Mitchell High School seniors Jordan Beukelman and Aidan Patrick are in the 4%.
Of the over 100 million American youth who have participated in the Boy Scouts of America (BSA) since the organization’s inception in 1910, only 4% achieve the rank of Eagle Scout.
Beukelman and Patrick saw over a decade of dedication to the Scouts actualize over the weekend, as each were named Eagle Scouts at their courts of honor.
Becoming an Eagle Scout is no easy task, but that’s by design, according to Mitchell Troop 72 Scoutmaster Pat Oleson.
“One of the big things is it is a commitment, it’s a huge investment of their time,” Oleson said, emphasizing that a Scout must desire the rank of Eagle.
A Scout’s journey could begin as early as kindergarten, when children are eligible to become a Cub Scout. After fifth grade, Cub Scouts can become Boy Scouts, where the program homes in on Scouts learning leadership skills and earning merit badges to move through the ranks.
A Scout must obtain 21 different merit badges to apply for Eagle Scout status, demonstrating proficiency in activities including camping, first aid, cooking, emergency preparedness and more. Some badges can be earned quickly, while others take time.
“(Scouting) teaches you a lot of leadership skills, but also a lot of other things like through the merit badges,” Patrick said. “For example, the emergency preparedness (merit badge) taught you what to do if disaster struck.”
Patrick said his favorite merit badge was wilderness survival, which included learning to build a shelter out of materials found on the ground at Lewis and Clark Recreation Area near Yankton. Beukelman’s favorite was the scuba diving merit badge, which inspired him to get his scuba certification.
Eagle Scouts must also complete a service project, designed to benefit the community or a religious institution or school. Before a Scout can begin on their project, it must earn approval from their scoutmaster, among others.
Beukelman designed and constructed a litter storage cabinet for Fur Get Me Not Animal Rescue in Mitchell.
From the unknowing eye, the cabinet appears to be nothing more than a rolling island to store food and other supplies in the rescue center’s cat room. Open the door, and you’ll see litter boxes for cats and kittens to use. The animals can access the litter boxes through a small hole cut into the side of the cabinet.
“I noticed that in the rescue, Shelby has two cat rooms, and a lot of the animals are stray feral cats that need to find a home,” Beukelman said.
“It keeps the litter pans enclosed, keeps smell down and makes that specific room look a little bit nicer,” Beukelman said. “It contains that mess.”
Patrick, a longtime tennis player, was looking to give back to the program that gave him so much.
“I asked my coaches what needed to be done and they immediately pointed me to the benches,” Patrick said.
The old benches were constructed of wood, and had deteriorated over time. Using the plans from another Eagle Scout’s project, Patrick upgraded four of the player benches at Hitchcock Park and constructed two of his own from scratch.
“The Eagle Scout before me still had all of his plans, so to keep it uniform we just followed the plans,” Patrick said. “The hardest part was the actual construction of them; it took a few people.”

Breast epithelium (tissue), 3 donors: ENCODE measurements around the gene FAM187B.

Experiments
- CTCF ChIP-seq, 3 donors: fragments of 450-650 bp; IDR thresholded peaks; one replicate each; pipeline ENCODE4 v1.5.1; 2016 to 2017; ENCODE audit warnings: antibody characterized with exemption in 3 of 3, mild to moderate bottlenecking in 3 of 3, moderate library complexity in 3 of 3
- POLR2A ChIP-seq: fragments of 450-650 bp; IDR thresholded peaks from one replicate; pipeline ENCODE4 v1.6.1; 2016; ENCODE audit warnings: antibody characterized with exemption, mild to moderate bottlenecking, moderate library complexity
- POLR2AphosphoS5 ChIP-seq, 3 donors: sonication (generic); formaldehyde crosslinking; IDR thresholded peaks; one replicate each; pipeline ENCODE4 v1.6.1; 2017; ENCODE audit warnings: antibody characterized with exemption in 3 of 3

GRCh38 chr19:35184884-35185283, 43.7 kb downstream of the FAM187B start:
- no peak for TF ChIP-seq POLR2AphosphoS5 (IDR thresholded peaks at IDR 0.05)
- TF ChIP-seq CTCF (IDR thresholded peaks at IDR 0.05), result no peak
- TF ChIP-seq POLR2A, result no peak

A Scout is thrifty, reads the BSA’s Scout Law, which calls for Scouts to “work to pay their own way.”
Because these projects aren’t cheap, Beukelman and Patrick raised funds to offset the costs.
“The hardest part is trying to find the funding. I was very lucky in that I was able to start a GoFundMe and pushed it out like crazy over social media,” Beukelman said. “Luckily the public was very willing to give, and they gave very generously.”
Patrick secured funding for his project through a grant from the Mitchell Tennis Association.
The projects are just two examples of countless community improvement projects that Eagle Scouts have taken up over the years.
Oleson said in his 20 years as Scoutmaster, other projects have included sheltered benches on the bike trail, landscaping projects for local churches and schools and recreation additions at local parks and campgrounds.
Despite the positives that come from Scouting, Oleson points out enrollment is declining. Instead of giving up, he says he tries to instill the value of the program before Scouts tend to drop out of the program.
“I lose a lot of boys toward the end of their middle school era because they have to choose between Scouting and sports,” Oleson said. “Hopefully, they can get most of what they need by the time they get to high school.”
Beukelman notes that Scouting will reward youth based on their dedication to the program.
“Scouting is one of those things where it’s as much or as little as you put into it,” Beukelman said. “I can attest that Scouting will teach you some of the hardest, but best lessons of your life.”
Beukelman plans to continue his involvement with Scouts for as long as he can. He intends to enlist in the Marine Corps after graduating from Mitchell High School in December.
Patrick isn’t sure what his future involvement might look like. He’s deciding which college he’d like to study microbiology at after graduating in May.